“Problems cannot be solved by the same level of thinking that created them.” Albert Einstein

waiting to changeWisdom: The Missing Agency of Foreign Policy
by Charles Strohmer

In The Mighty and the Almighty, Madeleine Albright writes that in university she was taught that religion had no part in shaping the world of foreign policy. Hans Morgenthau, George Kennan, and Dean Acheson, she writes, theorized in almost exclusively secular terms. Religion wasn’t rational. To talk about it invited trouble and diplomats were taught not to invite trouble. “This was the understanding that guided me while I was serving as President Clinton’s ambassador to the United Nations and secretary of state.” Because of the events of September 11, 2001, however, “I have had to adjust the lens through which I view the world.”

Wisdom has suffered a fate similar to that of religion, and an adjustment is needed. The seeking of wisdom for foreign policy decision making often gets been trumped by rigid a priori reliance on forms of ideological thinking, such as American exceptionalism or political realism, idealism, or neoconservatism. Wisdom is often the first casualty when an ideological frame becomes the only grid through which leaders and their advisers analyze events and take decisions.

Part of the reason why wisdom gets such short shrift can be found in the universities. The philosophical starting point for studies in international relations and foreign policy can be traced historically to the roughly one-hundred-and-fifty-year period of classical Greek philosophy and its highly abstract thinking during the fifth and fourth centuries before the time of Christ. From this period, IR scholarship relies heavily on Thucydides, Plato, and Aristotle, especially Plato. As Alfred North Whitehead once quipped, “All Western philosophical thinking consists of footnotes to Plato.”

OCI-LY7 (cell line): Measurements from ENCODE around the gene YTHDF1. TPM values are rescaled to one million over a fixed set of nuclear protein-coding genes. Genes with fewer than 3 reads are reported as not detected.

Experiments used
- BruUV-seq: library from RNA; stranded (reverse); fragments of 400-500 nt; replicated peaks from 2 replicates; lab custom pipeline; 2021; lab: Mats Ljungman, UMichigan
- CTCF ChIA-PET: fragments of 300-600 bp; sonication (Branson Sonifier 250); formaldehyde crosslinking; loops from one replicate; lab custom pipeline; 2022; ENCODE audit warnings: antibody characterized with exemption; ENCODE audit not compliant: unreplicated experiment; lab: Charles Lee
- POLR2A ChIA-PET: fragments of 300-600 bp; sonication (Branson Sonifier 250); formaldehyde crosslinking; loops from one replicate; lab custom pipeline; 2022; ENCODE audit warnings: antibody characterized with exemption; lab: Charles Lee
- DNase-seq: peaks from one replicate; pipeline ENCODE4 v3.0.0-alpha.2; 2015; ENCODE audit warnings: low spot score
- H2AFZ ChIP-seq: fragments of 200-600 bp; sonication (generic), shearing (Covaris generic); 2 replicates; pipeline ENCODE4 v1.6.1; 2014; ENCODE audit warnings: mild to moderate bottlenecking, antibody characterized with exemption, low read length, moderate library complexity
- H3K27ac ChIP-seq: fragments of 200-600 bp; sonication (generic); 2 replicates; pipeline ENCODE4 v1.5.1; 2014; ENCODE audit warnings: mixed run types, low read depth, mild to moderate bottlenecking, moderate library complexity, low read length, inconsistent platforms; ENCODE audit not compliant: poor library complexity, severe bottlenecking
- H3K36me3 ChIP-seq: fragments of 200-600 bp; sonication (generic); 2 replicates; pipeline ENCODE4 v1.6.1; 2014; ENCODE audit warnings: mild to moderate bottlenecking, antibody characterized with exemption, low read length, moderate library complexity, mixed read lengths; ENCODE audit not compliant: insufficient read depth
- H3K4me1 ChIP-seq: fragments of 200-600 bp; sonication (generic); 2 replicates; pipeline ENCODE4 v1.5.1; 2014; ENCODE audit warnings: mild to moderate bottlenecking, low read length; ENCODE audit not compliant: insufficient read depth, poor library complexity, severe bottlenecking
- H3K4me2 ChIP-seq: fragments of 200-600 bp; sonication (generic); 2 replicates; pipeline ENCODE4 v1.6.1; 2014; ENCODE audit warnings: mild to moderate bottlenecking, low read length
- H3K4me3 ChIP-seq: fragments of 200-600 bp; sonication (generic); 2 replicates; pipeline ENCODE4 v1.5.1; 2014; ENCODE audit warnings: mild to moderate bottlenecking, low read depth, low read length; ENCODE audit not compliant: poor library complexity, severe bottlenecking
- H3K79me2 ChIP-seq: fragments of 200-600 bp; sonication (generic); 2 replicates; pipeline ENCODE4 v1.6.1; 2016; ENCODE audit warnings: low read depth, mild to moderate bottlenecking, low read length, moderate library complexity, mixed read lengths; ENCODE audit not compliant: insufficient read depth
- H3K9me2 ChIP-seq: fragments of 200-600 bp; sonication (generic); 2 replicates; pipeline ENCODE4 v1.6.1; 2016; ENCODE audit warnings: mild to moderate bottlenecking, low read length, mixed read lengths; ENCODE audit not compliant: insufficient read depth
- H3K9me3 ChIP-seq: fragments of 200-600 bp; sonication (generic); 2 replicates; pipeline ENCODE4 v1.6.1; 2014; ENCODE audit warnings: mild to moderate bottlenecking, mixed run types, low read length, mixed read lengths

This starting point is understandable given the foundational indebtedness that Western intellectual life owes to Plato’s theory of Forms, or Ideas, as archetypal ideals, including the array of Western political ideologies for shaping the state, for instance, or for what justice should be. Political ideologies affect analyses and decisions in many areas, such as the way leaders make sense of international relations and forge relationships with one another; the way one nation perceives another; the way states act toward one another; the momentum, or lack of it, in negotiations; and much more besides, including decisions about peace and war.

But IR studies do not go back far enough. There is much insight to be gained by going back to the wisdom tradition of the Ancient Near East, to a time when royal court officials were educated in the wisdom tradition and the agency of wisdom played a vital diplomatic role in creating and sustaining peaceable international periods. This area of research has been sorely neglected by IR scholarship. Even impressive works such as Amarna Diplomacy and Brotherhood of Kings do not consider the vital role of wisdom in ANE diplomacy. That role, however, is seen in many of the political narratives of the Bible and in its wisdom literature, as well as in the wisdom literature of other ANE cultures.